The strengths of this systematic review include the comprehensive search strategy using four databases, explicit inclusion and exclusion criteria, and the Cochrane risk of bias assessment [17] for each outcome and overall for each trial. Trial selection, data abstraction and risk of bias assessment were performed in duplicate. This systematic review is reported according to PRISMA guidelines [13].

This systematic review and meta-analysis may have implications for future RCTs. The meta-analyzed data suggest that patients with ARDS may be favored by albumin as compared to crystalloid solutions. Thus, in our opinion, a large multicenter trial investigating the effects of albumin solutions, or even a synthetic colloid, on lung function and damage in patients suffering from ARDS seems justifiable. Such a trial could focus on patients with ARDS of septic and non-septic origins since its presence can affect the patient outcome [36]. Ideally, the trial should be double-blinded, using different types of colloids (albumin, hydroxyethylstarch gelatin) as one group compared to crystalloids. Furthermore, the beginning of the intervention should be in the early stage of the disease and account for potential initial fluid resuscitation. Also, the hemodynamics variables should as closely as possible reflect the needs of ARDS patients, bearing in mind that we should not induce over-infusion. Certainly, the primary endpoint and secondary outcome should be hospital mortality, and lung function, respectively.

Conclusion

From the present systematic review and meta-analysis we conclude that in patients with ARDS, therapy with albumin solutions improved the early oxygenation without affecting mortality, as compared to crystalloid solutions. Clearly, there is a need for large RCTs addressing the potential benefits of albumin solutions, or even synthetic colloids, as volume expanders in ARDS patients.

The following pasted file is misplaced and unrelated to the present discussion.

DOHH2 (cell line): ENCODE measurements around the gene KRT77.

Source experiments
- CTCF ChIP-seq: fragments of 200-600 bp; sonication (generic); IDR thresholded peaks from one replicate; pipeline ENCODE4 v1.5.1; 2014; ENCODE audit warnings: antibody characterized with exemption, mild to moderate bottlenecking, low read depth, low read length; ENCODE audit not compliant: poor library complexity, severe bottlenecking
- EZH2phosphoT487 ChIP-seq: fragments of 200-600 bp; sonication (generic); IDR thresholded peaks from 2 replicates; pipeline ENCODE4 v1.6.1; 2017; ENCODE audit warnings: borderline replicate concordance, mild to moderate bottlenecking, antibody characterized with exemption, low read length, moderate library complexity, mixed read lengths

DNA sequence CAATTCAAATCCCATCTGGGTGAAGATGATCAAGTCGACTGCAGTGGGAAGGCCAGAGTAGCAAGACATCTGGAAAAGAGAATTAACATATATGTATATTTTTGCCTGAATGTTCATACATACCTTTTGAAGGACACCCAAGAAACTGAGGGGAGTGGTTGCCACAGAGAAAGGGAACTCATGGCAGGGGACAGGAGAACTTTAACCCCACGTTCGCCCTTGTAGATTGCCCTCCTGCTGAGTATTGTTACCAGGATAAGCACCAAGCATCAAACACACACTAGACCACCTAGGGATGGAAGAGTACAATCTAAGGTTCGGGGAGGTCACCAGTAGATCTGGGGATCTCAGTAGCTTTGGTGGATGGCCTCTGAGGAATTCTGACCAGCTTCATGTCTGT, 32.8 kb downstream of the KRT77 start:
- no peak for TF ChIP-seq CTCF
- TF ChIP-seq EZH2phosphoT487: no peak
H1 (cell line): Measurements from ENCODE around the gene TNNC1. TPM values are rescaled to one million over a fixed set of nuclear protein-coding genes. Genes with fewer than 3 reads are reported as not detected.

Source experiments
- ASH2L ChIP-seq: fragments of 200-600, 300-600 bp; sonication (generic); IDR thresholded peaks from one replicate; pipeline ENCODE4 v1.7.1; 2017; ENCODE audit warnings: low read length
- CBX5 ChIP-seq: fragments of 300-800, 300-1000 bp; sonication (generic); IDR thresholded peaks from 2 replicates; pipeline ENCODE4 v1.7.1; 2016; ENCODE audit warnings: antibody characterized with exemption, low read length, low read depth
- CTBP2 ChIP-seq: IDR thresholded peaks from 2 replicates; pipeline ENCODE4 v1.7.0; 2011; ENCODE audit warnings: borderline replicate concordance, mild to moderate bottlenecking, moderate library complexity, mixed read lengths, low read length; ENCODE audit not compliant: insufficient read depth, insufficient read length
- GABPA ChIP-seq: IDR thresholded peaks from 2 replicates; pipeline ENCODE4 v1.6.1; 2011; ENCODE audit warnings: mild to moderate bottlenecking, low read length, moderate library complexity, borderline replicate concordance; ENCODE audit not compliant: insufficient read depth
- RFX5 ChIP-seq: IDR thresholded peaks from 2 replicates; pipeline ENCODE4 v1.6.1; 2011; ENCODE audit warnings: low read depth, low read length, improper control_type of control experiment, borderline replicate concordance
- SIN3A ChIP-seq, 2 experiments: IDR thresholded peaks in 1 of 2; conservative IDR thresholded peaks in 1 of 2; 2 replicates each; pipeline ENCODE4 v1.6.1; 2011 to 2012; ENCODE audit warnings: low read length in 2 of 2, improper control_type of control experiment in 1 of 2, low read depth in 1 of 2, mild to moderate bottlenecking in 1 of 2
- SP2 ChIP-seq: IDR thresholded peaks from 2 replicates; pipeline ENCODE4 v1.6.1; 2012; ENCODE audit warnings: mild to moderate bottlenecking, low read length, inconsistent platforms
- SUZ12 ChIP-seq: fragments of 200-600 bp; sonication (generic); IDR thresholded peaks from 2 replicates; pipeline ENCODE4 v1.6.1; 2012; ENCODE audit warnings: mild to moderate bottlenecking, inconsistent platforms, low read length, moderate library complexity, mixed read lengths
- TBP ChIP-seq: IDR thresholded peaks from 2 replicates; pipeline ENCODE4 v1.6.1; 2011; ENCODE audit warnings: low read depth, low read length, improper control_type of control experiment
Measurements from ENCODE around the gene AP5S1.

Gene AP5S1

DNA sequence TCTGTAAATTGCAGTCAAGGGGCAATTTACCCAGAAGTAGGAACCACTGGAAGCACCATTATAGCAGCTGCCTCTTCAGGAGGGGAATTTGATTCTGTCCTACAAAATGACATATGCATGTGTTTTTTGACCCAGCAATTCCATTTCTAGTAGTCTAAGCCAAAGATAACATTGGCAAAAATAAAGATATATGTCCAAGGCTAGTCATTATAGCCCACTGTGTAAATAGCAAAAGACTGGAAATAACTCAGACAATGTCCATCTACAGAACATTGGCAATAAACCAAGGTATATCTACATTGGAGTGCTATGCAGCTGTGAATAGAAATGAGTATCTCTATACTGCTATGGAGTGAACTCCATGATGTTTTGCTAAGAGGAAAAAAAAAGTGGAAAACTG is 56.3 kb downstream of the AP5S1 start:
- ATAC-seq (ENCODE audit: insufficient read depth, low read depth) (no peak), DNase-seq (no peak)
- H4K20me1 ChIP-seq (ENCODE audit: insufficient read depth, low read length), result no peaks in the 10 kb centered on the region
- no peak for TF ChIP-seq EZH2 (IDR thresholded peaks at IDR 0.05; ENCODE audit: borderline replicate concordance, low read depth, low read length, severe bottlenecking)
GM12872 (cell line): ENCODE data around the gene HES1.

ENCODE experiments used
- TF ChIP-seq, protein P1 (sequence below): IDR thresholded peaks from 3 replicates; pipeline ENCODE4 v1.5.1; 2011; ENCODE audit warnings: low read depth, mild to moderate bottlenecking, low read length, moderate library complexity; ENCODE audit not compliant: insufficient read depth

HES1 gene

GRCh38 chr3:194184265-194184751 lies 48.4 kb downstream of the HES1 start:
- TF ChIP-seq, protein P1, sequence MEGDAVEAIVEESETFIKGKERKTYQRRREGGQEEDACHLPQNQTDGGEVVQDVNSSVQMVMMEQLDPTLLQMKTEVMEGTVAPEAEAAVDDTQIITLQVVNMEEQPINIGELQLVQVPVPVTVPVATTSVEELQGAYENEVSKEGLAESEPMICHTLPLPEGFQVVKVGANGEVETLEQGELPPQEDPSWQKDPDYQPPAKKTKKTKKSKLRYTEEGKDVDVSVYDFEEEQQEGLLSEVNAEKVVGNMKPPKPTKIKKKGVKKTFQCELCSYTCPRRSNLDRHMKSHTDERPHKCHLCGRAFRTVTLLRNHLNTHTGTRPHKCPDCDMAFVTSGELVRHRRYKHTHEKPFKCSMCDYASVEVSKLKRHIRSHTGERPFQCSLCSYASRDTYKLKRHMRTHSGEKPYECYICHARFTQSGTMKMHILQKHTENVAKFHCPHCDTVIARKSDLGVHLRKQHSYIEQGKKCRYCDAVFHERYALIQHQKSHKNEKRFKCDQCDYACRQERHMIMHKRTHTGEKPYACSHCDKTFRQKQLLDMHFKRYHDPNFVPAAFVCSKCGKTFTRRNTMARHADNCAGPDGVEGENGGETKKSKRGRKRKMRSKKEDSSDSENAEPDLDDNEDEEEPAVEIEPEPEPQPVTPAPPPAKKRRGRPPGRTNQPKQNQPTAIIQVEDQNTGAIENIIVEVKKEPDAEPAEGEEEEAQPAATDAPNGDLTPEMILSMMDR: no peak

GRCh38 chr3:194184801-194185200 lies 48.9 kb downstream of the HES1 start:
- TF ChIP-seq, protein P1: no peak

Key messages

• Only three trials have compared colloid therapy to crystalloid therapy in ARDS patients.

• All these trials compared albumin to saline.

• Combined results of these studies showed no effect of albumin therapy on mortality, but showed an improvement in oxygenation.

• Given the small sample size and limited data on outcome, potential benefits of albumin solutions in ARDS patients remain uncertain.

Abbreviations

ALI: acute lung injury; ARDS: acute respiratory distress syndrome; IL-8: interleukin 8; NGAL: neutrophil gelatinase-associated lipocalin; PaCO2: arterial carbon dioxide partial pressure; PaO2/FiO2: ratio of arterial partial pressure of oxygen/fraction of inspired oxygen; PEEP: positive end-expiratory pressure; PICOS: patient, population or problem, intervention, comparison, outcomes and setting; PRISMA: preferred reporting items for systematic reviews and meta-analyses; RCT: randomized controlled trial; RR: relative risk; SAFE trial: the saline versus albumin fluid evaluation trial; VE: vascular endothelial; WMD: weighted mean difference.

Competing interests

The authors declare that they have no competing interests.

Authors’ contributions

All authors developed the systematic review protocol. CU, PLS selected the articles and abstracted the data. SD designed the search strings. JS performed the statistical analysis. CU, PLS, and JS drafted the manuscript. MGA conceived the study and drafted the manuscript. All authors read and approved the final manuscript.

Acknowledgements

There was no dedicated funding to support this systematic review. The authors thank Silke Thrun, department librarian, for her help during article acquisition and Dr Martin Böke, Institute of Ethnology, University of Cologne, Germany for his assistance in article translation.